Mumbai, the corporate hub of the nation, is not just a money-making machine but a vibrant city. Today, however, it is crumbling. The single biggest problem in the city is the availability, or lack thereof, of adequate housing. Our government wants to improve the quality of life and overall satisfaction of its citizens. Almost 60 per cent of its citizens live in shanties, and their rehabilitation has been a big issue. Also, the transport system has not been able to keep pace with the growing population.

For Mumbai, there have been 17 agencies entrusted with different tasks to manage city issues. But they lack coordination. The city needs an agenda for planned development. For Mumbai, Nagpur and Pune, we have already approved the massive expansion of metro services. For Mumbai alone, we are trying to reduce travel time to one hour. The state recently approved the Wadal-Ghatkopar-Teen Haath Naka (Thane)-Kasar Vadavali metro link. Work on line three, connecting Colaba-Bandra-Seepz, is expected to begin early next
year. Similarly, new metro links for Pune and Nagpur have been approved by the Central government.

Our government is gearing up to take on the challenge of preparing small towns and Tier II cities for the coming demographic change. This will require smart development control rules that enable faster building permissions. The proposed international airport at Navi Mumbai, the coastal road, the trans-harbour sea link and a mesh of elevated corridors are long-awaited solutions to the infrastructure snarl. The development of the coastal road is a priority for Mumbai. An agency is currently working on project reports for it. A proposal is under consideration to undertake work on a 34-kilometre coastal road connecting Nariman Point to Malad.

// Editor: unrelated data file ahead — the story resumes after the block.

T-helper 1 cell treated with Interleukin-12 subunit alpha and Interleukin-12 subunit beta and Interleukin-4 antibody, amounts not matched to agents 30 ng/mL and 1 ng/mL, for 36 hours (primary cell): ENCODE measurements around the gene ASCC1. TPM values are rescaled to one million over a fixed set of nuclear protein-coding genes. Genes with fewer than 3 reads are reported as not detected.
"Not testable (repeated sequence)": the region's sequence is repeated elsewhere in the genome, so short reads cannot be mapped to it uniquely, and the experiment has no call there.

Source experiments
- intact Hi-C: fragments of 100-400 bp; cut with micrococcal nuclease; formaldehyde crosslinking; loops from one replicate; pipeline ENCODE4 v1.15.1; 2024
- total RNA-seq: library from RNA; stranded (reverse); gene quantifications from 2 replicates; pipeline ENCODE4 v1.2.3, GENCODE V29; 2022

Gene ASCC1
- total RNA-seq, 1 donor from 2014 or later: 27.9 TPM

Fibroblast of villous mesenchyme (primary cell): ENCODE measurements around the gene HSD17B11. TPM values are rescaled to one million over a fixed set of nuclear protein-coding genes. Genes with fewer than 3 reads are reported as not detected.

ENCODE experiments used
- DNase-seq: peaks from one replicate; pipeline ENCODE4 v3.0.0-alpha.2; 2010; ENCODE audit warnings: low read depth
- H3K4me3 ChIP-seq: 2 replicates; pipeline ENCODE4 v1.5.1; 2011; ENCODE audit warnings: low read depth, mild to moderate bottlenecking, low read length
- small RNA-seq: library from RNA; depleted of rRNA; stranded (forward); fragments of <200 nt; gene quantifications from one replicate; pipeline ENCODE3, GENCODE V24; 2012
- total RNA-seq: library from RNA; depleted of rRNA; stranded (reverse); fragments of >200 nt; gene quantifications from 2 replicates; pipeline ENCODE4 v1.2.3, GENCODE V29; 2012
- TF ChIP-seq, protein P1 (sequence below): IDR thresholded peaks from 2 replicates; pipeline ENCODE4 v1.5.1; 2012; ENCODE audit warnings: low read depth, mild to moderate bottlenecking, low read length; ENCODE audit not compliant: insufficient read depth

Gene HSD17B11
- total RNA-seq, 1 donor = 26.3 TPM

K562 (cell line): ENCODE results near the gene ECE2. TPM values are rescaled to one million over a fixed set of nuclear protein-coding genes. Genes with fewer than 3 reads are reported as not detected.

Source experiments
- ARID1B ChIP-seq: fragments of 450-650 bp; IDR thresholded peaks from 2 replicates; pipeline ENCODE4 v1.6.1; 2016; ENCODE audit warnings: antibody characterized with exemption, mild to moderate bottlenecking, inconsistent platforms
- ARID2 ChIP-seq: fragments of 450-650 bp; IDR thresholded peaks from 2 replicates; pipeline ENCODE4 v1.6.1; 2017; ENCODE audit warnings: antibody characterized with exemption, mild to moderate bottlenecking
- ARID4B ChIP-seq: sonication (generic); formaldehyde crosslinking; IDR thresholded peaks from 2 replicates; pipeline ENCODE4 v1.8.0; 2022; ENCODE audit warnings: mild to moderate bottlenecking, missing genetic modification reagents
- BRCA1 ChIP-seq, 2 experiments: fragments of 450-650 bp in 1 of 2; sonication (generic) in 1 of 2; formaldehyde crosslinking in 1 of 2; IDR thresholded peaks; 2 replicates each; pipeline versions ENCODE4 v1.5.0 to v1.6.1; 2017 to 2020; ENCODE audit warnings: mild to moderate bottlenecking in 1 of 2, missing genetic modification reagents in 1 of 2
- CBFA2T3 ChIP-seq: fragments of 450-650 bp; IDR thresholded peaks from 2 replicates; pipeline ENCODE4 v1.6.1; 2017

Another major step is the announcement of new norms for building permissions, which will be granted in seven days to anyone willing to pick from among 56 types of plans and start construction on a freehold. Besides this, floor space index of up to four will be given for the construction of houses for police and public sector enterprise employees.

We are also keen that the Navi Mumbai International Airport becomes operational by 2019. All hurdles have now been cleared, thanks to the Central government. The state has notified the City and Industrial Development Corporation (Cidco) as the special planning authority for the Navi Mumbai International Airport Influence Area. Cidco will oversee and regulate development of the airport and nearby areas.

Mumbai and its surrounding areas have a large number of working women, many of whom use suburban rail services to commute. The government railway police has set up a women’s security cell, apart from deputing 632 armed policemen to protect women commuters. This is apart from dedicated cells at each police station across Maharashtra. A special helpline for commuters and a network of CCTV cameras is also operational to prevent atrocities against women. There are also 13 special courts to handle cases of crime against women. Besides, 14 special city civil courts have been sanctioned to deal with such cases. Twenty-five fast-track courts are also being set up, and a special, toll-free helpline (103) has been made operational in cities like Mumbai, Thane and Navi Mumbai.

First published on: 03-01-2015 at 00:00 IST